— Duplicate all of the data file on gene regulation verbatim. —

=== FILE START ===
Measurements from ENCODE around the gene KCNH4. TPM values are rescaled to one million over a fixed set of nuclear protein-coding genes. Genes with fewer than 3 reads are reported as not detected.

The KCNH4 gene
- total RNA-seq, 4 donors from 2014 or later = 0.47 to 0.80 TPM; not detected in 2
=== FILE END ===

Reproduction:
Measurements from ENCODE around the gene KCNH4. TPM values are rescaled to one million over a fixed set of nuclear protein-coding genes. Genes with fewer than 3 reads are reported as not detected.

The KCNH4 gene
- total RNA-seq, 4 donors from 2014 or later = 0.47 to 0.80 TPM; not detected in 2